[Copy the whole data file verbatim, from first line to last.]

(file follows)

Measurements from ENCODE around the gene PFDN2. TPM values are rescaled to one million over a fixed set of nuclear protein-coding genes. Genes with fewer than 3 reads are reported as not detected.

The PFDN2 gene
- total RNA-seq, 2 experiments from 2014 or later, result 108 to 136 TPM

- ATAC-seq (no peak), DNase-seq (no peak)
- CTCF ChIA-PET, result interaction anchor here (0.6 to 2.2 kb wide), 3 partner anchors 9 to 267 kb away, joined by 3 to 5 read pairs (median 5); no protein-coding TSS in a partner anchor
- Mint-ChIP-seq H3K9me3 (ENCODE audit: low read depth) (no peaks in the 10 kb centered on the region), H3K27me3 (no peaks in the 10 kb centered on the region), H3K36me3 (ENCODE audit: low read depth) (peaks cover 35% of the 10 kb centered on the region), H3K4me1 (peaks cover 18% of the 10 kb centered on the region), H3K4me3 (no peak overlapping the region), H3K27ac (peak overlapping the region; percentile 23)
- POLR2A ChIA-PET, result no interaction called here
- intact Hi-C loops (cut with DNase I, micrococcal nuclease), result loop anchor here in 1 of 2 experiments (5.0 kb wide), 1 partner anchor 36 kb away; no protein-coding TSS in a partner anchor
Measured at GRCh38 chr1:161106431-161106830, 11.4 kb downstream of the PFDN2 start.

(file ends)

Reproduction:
Measurements from ENCODE around the gene PFDN2. TPM values are rescaled to one million over a fixed set of nuclear protein-coding genes. Genes with fewer than 3 reads are reported as not detected.

The PFDN2 gene
- total RNA-seq, 2 experiments from 2014 or later, result 108 to 136 TPM

- ATAC-seq (no peak), DNase-seq (no peak)
- CTCF ChIA-PET, result interaction anchor here (0.6 to 2.2 kb wide), 3 partner anchors 9 to 267 kb away, joined by 3 to 5 read pairs (median 5); no protein-coding TSS in a partner anchor
- Mint-ChIP-seq H3K9me3 (ENCODE audit: low read depth) (no peaks in the 10 kb centered on the region), H3K27me3 (no peaks in the 10 kb centered on the region), H3K36me3 (ENCODE audit: low read depth) (peaks cover 35% of the 10 kb centered on the region), H3K4me1 (peaks cover 18% of the 10 kb centered on the region), H3K4me3 (no peak overlapping the region), H3K27ac (peak overlapping the region; percentile 23)
- POLR2A ChIA-PET, result no interaction called here
- intact Hi-C loops (cut with DNase I, micrococcal nuclease), result loop anchor here in 1 of 2 experiments (5.0 kb wide), 1 partner anchor 36 kb away; no protein-coding TSS in a partner anchor
Measured at GRCh38 chr1:161106431-161106830, 11.4 kb downstream of the PFDN2 start.